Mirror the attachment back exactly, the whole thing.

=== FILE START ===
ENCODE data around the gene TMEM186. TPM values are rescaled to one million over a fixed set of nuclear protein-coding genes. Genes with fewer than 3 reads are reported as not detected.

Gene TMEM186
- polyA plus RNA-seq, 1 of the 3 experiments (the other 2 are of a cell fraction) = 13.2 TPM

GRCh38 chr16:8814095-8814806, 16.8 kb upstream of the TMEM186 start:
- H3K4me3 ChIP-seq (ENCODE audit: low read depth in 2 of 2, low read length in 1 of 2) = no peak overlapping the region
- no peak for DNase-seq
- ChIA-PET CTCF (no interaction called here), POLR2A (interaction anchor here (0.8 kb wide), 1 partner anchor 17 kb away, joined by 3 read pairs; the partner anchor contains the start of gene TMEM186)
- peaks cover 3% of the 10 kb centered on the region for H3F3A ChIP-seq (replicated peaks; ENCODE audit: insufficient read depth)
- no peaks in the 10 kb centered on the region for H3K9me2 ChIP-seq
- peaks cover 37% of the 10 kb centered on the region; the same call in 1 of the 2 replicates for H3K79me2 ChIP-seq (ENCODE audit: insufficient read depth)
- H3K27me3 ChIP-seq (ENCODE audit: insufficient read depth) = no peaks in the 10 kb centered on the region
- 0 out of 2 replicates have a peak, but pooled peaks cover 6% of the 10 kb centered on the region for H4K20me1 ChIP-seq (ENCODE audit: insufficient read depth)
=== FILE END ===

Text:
ENCODE data around the gene TMEM186. TPM values are rescaled to one million over a fixed set of nuclear protein-coding genes. Genes with fewer than 3 reads are reported as not detected.

Gene TMEM186
- polyA plus RNA-seq, 1 of the 3 experiments (the other 2 are of a cell fraction) = 13.2 TPM

GRCh38 chr16:8814095-8814806, 16.8 kb upstream of the TMEM186 start:
- H3K4me3 ChIP-seq (ENCODE audit: low read depth in 2 of 2, low read length in 1 of 2) = no peak overlapping the region
- no peak for DNase-seq
- ChIA-PET CTCF (no interaction called here), POLR2A (interaction anchor here (0.8 kb wide), 1 partner anchor 17 kb away, joined by 3 read pairs; the partner anchor contains the start of gene TMEM186)
- peaks cover 3% of the 10 kb centered on the region for H3F3A ChIP-seq (replicated peaks; ENCODE audit: insufficient read depth)
- no peaks in the 10 kb centered on the region for H3K9me2 ChIP-seq
- peaks cover 37% of the 10 kb centered on the region; the same call in 1 of the 2 replicates for H3K79me2 ChIP-seq (ENCODE audit: insufficient read depth)
- H3K27me3 ChIP-seq (ENCODE audit: insufficient read depth) = no peaks in the 10 kb centered on the region
- 0 out of 2 replicates have a peak, but pooled peaks cover 6% of the 10 kb centered on the region for H4K20me1 ChIP-seq (ENCODE audit: insufficient read depth)